Small Stream Trout fishing in Michigan

Archive for the month “October, 2011”

My Short History of Bass Tournaments

Reeds Lake 1951, Jake Lucas (Not just a trout fisherman!)

My neighbor knew I was a trout fisherman and asked if I’d be interested in fishing some bass tournaments. This was back in the 1980s. I jumped at the chance. He had a nice bass boat, something completely foreign to me, and I knew he did some local tournaments regularly. He was a master with plastic worms and taught me the basics. As a team, we didn’t do that well the summer we fished together and I blame myself -I should have been experimenting more. (He got me started on plastic worms and there was no turning back.) He eventually dumped me for a guy that should have gone pro. That was a brief letdown but it didn’t take me long to get back into tournaments.  Generally it is a team fishing sport – two guys in a bass boat. There was no rule requiring two guys in a boat – anyone that paid the entry could fish alone if it came to that, and being a bit of a loner anyway, I decided to try it. I had a twelve foot aluminum boat, a trolling motor, and a Subaru station wagon to put it on. I rigged up a cooler as a live well and started entering tournaments – against guys like my old neighbor and his talented semi-pro friend.

The start of a tournament is pretty macho. I would pull my aluminum v-bottom out into the mix of overpowered bass boats revving their engines and smell the gas fumes and try to hang on as their wakes rocked my boat. As soon as the water settled I’d point my boat to the nearest shore and start tossing whatever made sense. I kept up on the latest BASS news so my arsenal was current if not overwhelming. Reeds Lake in East Grand Rapids was my main tournament. Wednesday nights. The tournament was three hours ending at 9:00PM. Next to the boat launch is an elaborate expanse of docks jutting out behind Rose’s Restaurant, and that was always my first stop. Other anglers hit these docks too, but I had a nice advantage – I could maneuver my little boat inside the jutting structures and fish very quietly, backing the little boat around. I took my time and that can be a good thing.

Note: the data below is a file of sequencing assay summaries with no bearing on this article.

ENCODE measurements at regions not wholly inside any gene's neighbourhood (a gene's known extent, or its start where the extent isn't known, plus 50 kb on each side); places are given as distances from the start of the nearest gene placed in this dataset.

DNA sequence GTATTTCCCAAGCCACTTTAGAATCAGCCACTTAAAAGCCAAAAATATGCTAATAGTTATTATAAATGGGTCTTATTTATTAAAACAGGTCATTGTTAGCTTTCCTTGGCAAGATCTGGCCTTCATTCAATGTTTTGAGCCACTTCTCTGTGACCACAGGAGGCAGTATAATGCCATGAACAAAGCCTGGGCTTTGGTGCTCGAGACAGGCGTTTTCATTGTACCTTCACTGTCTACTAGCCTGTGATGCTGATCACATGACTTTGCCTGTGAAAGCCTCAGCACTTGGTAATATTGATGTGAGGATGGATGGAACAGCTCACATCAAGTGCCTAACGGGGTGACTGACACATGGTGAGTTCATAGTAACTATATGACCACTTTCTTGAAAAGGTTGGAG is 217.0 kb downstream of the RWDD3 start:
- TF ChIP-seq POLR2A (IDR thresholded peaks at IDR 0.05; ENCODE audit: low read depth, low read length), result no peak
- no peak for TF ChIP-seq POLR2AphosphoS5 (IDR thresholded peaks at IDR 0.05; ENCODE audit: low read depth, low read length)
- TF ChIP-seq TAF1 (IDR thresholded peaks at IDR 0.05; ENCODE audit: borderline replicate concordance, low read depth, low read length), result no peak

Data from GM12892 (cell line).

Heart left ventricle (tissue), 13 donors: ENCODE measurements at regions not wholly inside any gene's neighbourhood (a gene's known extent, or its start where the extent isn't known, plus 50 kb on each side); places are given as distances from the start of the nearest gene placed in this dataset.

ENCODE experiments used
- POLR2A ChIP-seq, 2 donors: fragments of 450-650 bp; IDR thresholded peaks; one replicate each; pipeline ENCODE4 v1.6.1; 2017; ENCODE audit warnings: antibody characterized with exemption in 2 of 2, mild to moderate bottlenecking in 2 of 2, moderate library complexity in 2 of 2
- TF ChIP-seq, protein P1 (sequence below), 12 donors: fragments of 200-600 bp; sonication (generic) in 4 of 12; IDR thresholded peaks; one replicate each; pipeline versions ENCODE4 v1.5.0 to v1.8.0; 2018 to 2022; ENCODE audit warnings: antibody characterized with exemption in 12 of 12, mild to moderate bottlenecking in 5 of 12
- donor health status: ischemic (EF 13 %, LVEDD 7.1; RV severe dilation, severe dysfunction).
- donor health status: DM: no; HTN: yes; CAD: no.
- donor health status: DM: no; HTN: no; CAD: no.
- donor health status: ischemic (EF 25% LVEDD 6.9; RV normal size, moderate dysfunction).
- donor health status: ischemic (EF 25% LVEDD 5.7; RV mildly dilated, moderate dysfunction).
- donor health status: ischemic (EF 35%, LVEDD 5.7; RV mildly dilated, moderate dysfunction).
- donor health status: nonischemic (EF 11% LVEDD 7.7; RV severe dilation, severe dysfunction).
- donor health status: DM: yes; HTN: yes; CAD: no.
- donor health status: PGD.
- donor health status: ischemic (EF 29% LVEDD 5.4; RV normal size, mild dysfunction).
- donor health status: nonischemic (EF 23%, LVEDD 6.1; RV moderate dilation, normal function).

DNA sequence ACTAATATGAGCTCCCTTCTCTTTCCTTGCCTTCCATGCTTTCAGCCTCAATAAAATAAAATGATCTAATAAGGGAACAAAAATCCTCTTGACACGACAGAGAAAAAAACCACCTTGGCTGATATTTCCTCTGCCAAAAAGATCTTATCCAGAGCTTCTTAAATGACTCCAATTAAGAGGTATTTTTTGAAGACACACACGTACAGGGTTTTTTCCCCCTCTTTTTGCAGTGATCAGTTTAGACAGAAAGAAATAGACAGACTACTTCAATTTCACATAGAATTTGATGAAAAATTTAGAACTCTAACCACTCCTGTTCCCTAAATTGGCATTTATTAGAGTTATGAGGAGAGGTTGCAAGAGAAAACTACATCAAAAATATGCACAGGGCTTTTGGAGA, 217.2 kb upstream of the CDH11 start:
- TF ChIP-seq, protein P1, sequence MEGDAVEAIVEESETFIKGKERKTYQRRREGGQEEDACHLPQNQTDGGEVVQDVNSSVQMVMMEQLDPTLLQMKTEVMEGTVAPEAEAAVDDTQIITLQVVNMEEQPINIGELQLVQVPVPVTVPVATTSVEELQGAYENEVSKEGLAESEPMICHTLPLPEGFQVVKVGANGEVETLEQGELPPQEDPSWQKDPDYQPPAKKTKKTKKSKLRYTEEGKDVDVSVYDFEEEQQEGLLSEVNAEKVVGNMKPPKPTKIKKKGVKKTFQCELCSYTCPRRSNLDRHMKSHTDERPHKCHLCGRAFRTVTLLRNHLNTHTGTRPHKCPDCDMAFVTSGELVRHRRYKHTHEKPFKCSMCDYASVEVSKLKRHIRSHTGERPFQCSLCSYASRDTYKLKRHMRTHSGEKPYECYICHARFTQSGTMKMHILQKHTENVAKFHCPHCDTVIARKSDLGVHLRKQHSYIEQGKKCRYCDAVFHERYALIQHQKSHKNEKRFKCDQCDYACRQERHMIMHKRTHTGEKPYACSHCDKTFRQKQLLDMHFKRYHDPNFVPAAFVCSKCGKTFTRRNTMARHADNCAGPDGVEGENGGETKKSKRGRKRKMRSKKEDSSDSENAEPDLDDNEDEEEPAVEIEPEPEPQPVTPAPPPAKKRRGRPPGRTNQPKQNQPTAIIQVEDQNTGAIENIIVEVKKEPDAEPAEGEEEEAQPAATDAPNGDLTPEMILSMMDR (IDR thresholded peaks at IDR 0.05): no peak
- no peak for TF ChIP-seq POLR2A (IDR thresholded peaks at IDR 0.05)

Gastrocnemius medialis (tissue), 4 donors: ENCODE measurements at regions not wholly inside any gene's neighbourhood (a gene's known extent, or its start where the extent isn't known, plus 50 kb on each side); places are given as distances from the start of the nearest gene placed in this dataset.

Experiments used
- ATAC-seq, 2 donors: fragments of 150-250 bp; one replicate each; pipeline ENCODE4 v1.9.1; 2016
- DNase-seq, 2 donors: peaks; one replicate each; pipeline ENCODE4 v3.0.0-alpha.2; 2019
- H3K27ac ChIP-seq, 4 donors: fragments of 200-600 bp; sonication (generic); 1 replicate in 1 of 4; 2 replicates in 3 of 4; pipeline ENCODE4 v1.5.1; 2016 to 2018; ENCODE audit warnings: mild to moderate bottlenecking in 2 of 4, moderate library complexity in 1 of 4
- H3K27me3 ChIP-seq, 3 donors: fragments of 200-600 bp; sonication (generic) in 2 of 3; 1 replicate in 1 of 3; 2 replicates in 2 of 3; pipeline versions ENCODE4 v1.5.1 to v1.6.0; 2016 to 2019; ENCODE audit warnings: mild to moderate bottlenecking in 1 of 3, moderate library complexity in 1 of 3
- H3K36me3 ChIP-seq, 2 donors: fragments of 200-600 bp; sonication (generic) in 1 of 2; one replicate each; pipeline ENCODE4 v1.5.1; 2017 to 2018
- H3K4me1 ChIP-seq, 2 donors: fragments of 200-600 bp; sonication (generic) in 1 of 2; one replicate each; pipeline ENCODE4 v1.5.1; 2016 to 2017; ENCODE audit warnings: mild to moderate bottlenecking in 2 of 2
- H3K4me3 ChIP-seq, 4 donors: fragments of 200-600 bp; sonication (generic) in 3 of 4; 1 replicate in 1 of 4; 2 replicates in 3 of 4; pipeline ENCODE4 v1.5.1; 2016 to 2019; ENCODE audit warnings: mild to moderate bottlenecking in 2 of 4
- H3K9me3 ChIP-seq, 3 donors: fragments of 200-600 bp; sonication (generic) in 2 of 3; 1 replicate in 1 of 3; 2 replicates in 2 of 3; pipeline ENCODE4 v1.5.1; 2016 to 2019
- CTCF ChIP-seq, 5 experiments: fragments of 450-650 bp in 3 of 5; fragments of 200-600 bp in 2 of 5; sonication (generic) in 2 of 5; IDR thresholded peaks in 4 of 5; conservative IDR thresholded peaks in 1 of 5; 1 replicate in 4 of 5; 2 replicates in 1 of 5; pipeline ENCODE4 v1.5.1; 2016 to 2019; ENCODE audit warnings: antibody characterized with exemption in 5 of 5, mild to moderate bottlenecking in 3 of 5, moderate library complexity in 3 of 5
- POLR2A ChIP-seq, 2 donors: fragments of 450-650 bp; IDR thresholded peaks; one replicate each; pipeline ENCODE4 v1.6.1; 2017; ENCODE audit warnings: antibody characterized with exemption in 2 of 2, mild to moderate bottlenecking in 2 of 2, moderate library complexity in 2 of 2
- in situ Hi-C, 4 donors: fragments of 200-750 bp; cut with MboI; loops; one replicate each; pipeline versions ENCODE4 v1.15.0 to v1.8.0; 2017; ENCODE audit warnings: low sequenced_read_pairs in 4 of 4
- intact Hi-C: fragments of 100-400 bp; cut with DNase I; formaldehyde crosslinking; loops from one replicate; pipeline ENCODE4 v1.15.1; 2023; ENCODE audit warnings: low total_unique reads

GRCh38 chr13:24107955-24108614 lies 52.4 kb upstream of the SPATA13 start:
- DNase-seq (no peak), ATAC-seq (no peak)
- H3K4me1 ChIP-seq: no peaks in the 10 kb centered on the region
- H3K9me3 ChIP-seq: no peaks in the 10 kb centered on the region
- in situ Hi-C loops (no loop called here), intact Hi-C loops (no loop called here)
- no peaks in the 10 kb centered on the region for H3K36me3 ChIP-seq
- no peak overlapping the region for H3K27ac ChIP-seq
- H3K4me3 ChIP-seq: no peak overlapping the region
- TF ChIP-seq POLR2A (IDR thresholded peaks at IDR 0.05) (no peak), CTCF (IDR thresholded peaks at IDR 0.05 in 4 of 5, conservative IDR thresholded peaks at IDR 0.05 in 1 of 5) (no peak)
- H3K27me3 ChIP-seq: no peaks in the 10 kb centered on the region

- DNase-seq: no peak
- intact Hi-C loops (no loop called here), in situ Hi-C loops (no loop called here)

The tournaments usually paid three places, but sometimes five places if there were a lot of boats. Winning was based on total weight brought in. They had a giant analog scale and basket to load the catches so you could watch the dial swing around and jitter on the weight. Weigh-ins drew a crowd, not just the anglers.

I placed just often enough to break even over my tournament lifetime which was pretty good. It was always a thrill to go home with fifty or a hundred bucks and slap it down on the counter to my wife’s surprise and glee.  The other cool thing was getting respect from those teams of fishermen who shook their head at the guy in an aluminum boat. It really wasn’t about the money. It was somewhat about the competition. But mainly I just like to go fishing.

Quicksand in Michigan Streams

Everything I know about quicksand I learned from Tarzan movies. The main thing to know is: bad guys don’t make it out, but good guys and gals always do. If you’re a bad guy, please stop reading. Quicksand on a trout stream is a little different than sand bogs in Africa, but there’s some similarity. They are both camouflaged so you don’t see it until it’s too late and if you make it out alive you’ll have an interesting story to tell even if no one believes you.

Quicksand on a trout stream is harder to see since it’s underwater. The stream bottom appears normal except there is no visible hole (sand covers it) so you don’t know it’s here until you start sinking. In waders it’s pretty scary since swimming doesn’t feel like an option.